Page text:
Hot on the heels of a two-parter in Detective Comics, Batwoman moves to her own solo title with the introductory issue of Batwoman: Rebirth #1.
Batwoman: Rebirth #1
Cover Price: $2.99
Story Pages: 19
Release Date: February 16, 2017
Collected in: Batwoman v1: Many Arms of Death
Prior to Rebirth Batwoman was one of those characters that just happened to be around every once in a while. Her New 52 solo title was an artistic vehicle for the talented J.H. Williams III, but was not particularly well known for its story content. It did give us the important return of her sister, Beth, but that plot fell off rather quickly before getting picked up again near the end of the book’s run. When Rebirth came around Batwoman got a new lease on life as the hand-picked leader for Batman’s group of wayward sidekicks. He treats her as an equal, and she has proven to be worthy of that honor time and time again. With that team going through changes it seems natural then that Batwoman herself would be ready to take the limelight in a solo title once more. This time she has a clear purpose: track down and dismantle her father’s organization, the Colony. Not that you would know it from this issue.
So far the various “Rebirth” titles have gone one of two ways: either they treat it as the first issue of an ongoing title, or they act as an introduction to the characters. Batwoman: Rebirth #1 takes the former approach, and can largely be viewed as a character study of our protagonist. The issue concerns itself with her motivation, and what has brought her to this point in her life. It remains light on the details but throws in just enough clues to establish a baseline reference for new readers. Oddly the book never does namedrop the Colony or her father’s involvement with it, although the final panel is definitely about that team. Instead the issue gives us a crash course in her life history, from seeing her mother and sister seemingly killed, to being kicked out of a military academy for being gay, and then going on a self-destructive streak in the aftermath.
Several key characters appear in the book, but instead of detailed backgrounds we get quick glimpses into their impact on Batwoman’s life. It is a thin line that writers James Tynion IV and Marguerite Bennett are walking here, and I’m not entirely sure they stay on the right side of it all the time. I sit somewhere in the middle of the spectrum when it comes to familiarity with the character, so I know what her history is with Renee Montoya, but who Safiyah and the mysterious woman (assassin?) lurking in the background are remains a mystery. I am intrigued enough that I will be looking to see them return in later issues, but I also feel frustrated because I feel like the comic expects me to know who they are. I realize that is not actually true since the book is upfront about the fact that we are not supposed to concern ourselves with the details just yet, but I still feel that way about it.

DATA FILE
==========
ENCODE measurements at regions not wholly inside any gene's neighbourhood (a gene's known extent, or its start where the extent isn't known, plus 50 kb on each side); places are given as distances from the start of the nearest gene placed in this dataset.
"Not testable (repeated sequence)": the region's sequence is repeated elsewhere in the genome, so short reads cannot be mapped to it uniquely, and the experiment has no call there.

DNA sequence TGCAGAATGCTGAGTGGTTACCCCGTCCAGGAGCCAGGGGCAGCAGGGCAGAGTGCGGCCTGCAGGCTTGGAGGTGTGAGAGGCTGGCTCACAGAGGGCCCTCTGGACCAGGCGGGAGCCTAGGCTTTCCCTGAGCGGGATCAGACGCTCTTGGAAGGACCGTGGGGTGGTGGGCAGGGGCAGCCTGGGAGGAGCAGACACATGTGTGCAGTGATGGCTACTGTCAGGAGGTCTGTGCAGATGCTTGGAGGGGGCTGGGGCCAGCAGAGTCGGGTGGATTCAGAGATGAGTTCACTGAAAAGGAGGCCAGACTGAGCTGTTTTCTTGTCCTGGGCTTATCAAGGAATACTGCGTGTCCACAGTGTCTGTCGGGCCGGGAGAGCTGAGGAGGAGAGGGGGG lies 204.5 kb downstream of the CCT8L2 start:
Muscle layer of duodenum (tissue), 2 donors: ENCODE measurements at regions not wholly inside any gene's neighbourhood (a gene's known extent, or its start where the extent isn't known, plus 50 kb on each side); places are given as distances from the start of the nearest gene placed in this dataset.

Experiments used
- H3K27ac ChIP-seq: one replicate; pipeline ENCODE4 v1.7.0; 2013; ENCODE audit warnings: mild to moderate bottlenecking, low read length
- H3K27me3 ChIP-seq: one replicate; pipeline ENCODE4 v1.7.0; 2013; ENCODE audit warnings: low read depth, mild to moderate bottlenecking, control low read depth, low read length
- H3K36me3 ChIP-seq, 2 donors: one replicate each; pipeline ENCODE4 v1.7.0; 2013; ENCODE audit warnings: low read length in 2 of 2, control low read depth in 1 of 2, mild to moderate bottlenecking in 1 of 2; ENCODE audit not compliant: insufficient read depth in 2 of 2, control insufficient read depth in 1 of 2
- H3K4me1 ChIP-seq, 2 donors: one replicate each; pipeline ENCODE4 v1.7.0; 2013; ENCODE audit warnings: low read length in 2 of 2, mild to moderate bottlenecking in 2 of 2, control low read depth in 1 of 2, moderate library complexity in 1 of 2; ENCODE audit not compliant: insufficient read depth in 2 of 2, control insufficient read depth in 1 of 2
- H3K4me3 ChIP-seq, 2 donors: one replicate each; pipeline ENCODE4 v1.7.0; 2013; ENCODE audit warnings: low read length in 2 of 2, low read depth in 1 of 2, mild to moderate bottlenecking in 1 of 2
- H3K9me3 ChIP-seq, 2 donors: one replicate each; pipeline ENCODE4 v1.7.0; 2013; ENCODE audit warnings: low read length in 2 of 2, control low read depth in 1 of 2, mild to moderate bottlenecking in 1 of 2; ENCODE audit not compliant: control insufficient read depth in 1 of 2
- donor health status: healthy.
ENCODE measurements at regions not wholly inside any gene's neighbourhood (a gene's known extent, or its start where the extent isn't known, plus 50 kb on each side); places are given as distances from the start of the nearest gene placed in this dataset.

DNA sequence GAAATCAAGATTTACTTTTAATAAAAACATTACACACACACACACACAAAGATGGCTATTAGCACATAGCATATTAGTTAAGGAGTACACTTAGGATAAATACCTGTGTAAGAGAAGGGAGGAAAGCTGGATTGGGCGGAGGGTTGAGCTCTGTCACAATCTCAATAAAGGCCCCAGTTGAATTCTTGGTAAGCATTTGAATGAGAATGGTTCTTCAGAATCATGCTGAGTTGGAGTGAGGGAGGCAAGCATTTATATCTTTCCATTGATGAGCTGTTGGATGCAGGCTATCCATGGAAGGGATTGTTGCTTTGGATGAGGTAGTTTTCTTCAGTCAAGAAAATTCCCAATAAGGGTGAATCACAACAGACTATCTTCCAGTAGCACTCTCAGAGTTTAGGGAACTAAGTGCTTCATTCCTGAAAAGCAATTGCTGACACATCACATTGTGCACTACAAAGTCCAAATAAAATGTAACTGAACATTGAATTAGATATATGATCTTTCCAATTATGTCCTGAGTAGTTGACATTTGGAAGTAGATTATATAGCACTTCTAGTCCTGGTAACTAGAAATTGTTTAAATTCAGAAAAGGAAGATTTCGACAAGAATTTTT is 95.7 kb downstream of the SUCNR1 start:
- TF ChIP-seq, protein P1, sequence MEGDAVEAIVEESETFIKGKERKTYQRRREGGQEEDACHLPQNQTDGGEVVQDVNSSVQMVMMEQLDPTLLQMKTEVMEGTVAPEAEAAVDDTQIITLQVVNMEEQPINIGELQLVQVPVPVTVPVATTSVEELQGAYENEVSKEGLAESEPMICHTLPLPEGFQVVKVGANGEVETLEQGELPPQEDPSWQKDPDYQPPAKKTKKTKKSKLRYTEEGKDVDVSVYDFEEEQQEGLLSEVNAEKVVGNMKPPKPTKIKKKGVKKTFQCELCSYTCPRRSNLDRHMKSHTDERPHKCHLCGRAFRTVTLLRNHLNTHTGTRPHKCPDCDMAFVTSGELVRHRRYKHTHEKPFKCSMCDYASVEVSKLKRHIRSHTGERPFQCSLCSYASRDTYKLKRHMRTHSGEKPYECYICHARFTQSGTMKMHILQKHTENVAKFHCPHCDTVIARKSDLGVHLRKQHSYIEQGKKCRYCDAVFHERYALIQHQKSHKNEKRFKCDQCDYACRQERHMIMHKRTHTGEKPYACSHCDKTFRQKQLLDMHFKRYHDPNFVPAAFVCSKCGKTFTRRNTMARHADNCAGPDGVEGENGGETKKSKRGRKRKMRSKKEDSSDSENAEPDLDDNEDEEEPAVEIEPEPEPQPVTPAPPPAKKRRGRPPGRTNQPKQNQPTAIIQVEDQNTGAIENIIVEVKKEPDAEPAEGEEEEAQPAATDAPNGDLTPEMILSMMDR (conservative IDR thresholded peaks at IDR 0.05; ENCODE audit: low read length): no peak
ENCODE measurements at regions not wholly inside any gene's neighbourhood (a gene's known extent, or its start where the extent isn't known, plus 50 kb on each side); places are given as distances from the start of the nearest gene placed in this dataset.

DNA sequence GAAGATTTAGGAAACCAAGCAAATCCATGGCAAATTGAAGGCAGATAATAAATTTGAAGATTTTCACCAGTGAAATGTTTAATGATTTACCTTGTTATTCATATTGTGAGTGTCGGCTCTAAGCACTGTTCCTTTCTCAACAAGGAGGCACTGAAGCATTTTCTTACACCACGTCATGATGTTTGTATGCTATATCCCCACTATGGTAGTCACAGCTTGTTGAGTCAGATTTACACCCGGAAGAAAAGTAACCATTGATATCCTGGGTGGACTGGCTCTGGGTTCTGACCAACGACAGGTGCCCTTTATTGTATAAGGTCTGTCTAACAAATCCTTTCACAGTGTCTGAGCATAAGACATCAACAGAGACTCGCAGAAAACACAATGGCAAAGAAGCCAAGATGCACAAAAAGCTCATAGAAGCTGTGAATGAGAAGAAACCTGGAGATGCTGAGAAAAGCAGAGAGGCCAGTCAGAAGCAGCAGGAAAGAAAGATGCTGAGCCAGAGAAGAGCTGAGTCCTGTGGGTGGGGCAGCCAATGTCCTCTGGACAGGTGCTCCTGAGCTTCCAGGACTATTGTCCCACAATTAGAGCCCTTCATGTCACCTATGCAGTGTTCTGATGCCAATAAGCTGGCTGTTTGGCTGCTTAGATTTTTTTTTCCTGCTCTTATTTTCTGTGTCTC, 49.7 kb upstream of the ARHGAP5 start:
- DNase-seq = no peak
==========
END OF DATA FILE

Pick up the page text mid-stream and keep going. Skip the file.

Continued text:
The art comes from Steve Epting, and I will have to admit that I have always been partial to his work so I may be a bit biased. He is complimented well by colorist Jeremy Cox, and together the two have produced an exceptionally good looking book. They are clearly drawing inspiration from J.H. William III’s work on the previous Batwoman series, but there is enough of their own style that it feels like ita new book. This is a good looking comic, and my only fear is that it cannot maintain this standard over time, although I certainly hope it does.
For me Batwoman: Rebirth #1 is a frustrating issue. It does a good job of diving into Kate Kane’s mindset, and charts her course in such a way that makes us understand why she became Batwoman. But by the same token it merely hints at the stories that have come before, and infuriatingly refuses to expand even small details on them. For instance, we see early on that her sister, Beth, was seemingly killed by terrorists, but in a later panel she is apparently alive and falling from a bridge. How did she survive? Is she a bad guy? Why is she falling? These answers are, I believe, in the New 52 Batwoman series, but the book never tells us that and nor does it tell us the significance of these events. There are things in this book that I want to know more about, except not in the “please let the next issue come out already!” sense, but rather in the “why aren’t you giving me the information I need?!” way. Granted there is a metric ton of information to convey here, and the story would get bogged down if it stopped to explain every detail, but I think this missed the middle ground it needed to hit.
Overall this is a beautifully drawn issue with an interesting, though incomplete portrait of Batwoman. I suspect it will read much better in the trade format with the next six or seven issues to bolster it and fill out the details. Until then, though, I would consider Detective Comics #948 and #949 a better introduction to the character and this series. Go read the rest of the Rebirth Detective Comics issues, too, while you’re at it. They’re the best comics to come out of Rebirth so far.